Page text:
The Canon of the Bible is closed. In the past God spoke to us and revealed himself and his plans through the prophets, but in these last days he has revealed himself by his Son, Jesus Christ (Heb. 1, Revelation 22:18-19). Since those who had direct information of the life and work of Christ and those associated with them are all gone, it would give evidence that the canon is
“All Scripture is God-breathed…” (2 Tim. 3:15-16). The origin is God (2 Peter 1:20-21, 1Corinth. 14:37). Throughout Psalm 119, we see that the Word of God is dependable and valuable throughout all facets of life and completely trustworthy. God within his very being is true and faithful without hypocrisy, thus all that God would communicate to us would be truthful and without discrepancy (Isa. 65:16; John 3:33; 16:13; 17:17; Rom. 3:5-7). It is impossible for God to lie (Heb. 6:17-18).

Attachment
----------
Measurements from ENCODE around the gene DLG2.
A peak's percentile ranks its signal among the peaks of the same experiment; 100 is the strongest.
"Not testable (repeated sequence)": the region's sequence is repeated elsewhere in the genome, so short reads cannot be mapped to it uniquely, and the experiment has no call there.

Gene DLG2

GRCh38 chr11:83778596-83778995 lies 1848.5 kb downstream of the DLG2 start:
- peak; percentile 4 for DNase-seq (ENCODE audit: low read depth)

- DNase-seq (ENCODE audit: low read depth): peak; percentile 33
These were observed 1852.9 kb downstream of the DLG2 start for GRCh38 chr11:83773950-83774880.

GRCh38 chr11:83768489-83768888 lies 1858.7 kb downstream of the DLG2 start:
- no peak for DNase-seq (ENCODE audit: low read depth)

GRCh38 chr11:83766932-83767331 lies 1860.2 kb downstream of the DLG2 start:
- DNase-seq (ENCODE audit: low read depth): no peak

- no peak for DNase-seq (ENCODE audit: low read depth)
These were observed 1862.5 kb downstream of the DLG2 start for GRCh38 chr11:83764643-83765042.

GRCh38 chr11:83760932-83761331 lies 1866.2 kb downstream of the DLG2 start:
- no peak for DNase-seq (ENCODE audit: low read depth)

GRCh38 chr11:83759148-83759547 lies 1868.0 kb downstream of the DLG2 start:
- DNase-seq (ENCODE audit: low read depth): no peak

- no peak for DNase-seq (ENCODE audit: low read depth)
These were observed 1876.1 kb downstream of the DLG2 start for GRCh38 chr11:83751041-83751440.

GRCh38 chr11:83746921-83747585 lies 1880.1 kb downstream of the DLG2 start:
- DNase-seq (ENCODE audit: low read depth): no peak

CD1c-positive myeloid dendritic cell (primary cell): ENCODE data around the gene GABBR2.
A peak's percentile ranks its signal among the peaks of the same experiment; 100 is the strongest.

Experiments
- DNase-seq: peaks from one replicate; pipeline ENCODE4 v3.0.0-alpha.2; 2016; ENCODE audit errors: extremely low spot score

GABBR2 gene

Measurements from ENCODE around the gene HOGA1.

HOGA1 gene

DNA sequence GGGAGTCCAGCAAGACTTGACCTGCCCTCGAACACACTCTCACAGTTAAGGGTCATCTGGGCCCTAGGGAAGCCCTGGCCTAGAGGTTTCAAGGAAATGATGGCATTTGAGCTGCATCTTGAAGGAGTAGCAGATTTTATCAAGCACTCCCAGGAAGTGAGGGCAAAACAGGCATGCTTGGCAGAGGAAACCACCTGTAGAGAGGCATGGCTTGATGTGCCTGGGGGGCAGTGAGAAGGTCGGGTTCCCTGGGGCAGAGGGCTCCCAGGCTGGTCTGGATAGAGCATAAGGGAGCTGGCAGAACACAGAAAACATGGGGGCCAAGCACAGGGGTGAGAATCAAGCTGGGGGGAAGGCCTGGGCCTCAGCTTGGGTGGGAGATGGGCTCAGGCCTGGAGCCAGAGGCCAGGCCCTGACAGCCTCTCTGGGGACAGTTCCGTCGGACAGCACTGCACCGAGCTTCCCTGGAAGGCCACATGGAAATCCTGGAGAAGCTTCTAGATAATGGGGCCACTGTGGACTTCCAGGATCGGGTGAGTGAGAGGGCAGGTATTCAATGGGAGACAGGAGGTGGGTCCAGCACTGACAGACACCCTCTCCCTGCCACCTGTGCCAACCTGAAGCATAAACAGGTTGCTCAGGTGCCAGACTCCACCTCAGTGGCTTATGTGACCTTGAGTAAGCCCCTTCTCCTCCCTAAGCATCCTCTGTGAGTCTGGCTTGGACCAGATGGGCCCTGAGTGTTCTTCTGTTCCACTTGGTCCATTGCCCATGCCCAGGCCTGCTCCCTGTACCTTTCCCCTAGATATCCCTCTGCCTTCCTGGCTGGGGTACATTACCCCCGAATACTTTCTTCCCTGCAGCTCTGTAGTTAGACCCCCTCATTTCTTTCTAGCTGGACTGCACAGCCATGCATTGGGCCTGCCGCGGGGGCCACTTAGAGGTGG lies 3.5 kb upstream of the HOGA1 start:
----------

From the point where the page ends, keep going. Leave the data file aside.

The “inspiration” of the Bible (2 Tim. 3:16) is the belief that God conveyed his message to the mind of the biblical author through divine influence. I believe that all the words down to the least word are wholly and fully inspired (Matt. 5:17-18). The Bible is inerrant, meaning that God’s truth resides in the words, propositions and sentences…what the Bible teaches about history and science as well as theology and ethics according to the standards of accuracy of their own day are truthful and accurate. Throughout the Old Testament there are hundreds of references of “Thus says the Lord.” When a prophet spoke in God’s name, every word he spoke has to come from God or he would be a false prophet (Num. 22:38; Deut. 18:18-20; Jer 1:9; 14:14; 23:16-22; Exek. 2:7; 13:1-16). Thus to disbelieve a prophet was to disbelieve God (Deut. 18:19). The Apostolic writings are held up on an equal level with those of the Old Testament as well (2Peter 3:2; 1Cor. 2:13)